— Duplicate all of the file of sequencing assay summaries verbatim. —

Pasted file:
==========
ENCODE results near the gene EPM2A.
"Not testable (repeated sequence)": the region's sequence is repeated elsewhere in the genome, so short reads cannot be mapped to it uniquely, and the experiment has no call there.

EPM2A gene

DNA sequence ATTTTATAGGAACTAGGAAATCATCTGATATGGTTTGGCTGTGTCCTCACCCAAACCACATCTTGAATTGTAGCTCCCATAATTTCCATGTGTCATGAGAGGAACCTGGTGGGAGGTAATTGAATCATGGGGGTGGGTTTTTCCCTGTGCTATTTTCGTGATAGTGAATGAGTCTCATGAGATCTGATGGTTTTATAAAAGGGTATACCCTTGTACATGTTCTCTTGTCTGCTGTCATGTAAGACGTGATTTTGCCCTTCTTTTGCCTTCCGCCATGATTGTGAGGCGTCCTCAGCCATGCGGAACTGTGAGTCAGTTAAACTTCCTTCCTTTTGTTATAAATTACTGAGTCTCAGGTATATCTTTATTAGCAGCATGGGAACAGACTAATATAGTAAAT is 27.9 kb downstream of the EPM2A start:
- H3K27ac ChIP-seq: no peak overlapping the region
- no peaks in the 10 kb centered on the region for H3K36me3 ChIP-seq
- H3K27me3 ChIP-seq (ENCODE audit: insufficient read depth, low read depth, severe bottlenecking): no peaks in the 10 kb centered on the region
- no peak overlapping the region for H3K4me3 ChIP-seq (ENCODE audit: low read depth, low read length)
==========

ENCODE results near the gene EPM2A.
"Not testable (repeated sequence)": the region's sequence is repeated elsewhere in the genome, so short reads cannot be mapped to it uniquely, and the experiment has no call there.

EPM2A gene

DNA sequence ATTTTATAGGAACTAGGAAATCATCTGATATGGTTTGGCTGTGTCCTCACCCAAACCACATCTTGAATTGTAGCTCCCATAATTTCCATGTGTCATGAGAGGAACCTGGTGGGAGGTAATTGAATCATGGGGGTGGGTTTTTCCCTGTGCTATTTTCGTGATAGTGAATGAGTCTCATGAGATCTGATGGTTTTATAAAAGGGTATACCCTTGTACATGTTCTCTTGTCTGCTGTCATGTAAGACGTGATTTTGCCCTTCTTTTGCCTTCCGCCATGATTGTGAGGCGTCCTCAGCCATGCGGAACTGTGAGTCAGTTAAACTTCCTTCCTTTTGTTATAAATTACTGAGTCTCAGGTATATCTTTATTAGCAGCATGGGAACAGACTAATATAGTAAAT is 27.9 kb downstream of the EPM2A start:
- H3K27ac ChIP-seq: no peak overlapping the region
- no peaks in the 10 kb centered on the region for H3K36me3 ChIP-seq
- H3K27me3 ChIP-seq (ENCODE audit: insufficient read depth, low read depth, severe bottlenecking): no peaks in the 10 kb centered on the region
- no peak overlapping the region for H3K4me3 ChIP-seq (ENCODE audit: low read depth, low read length)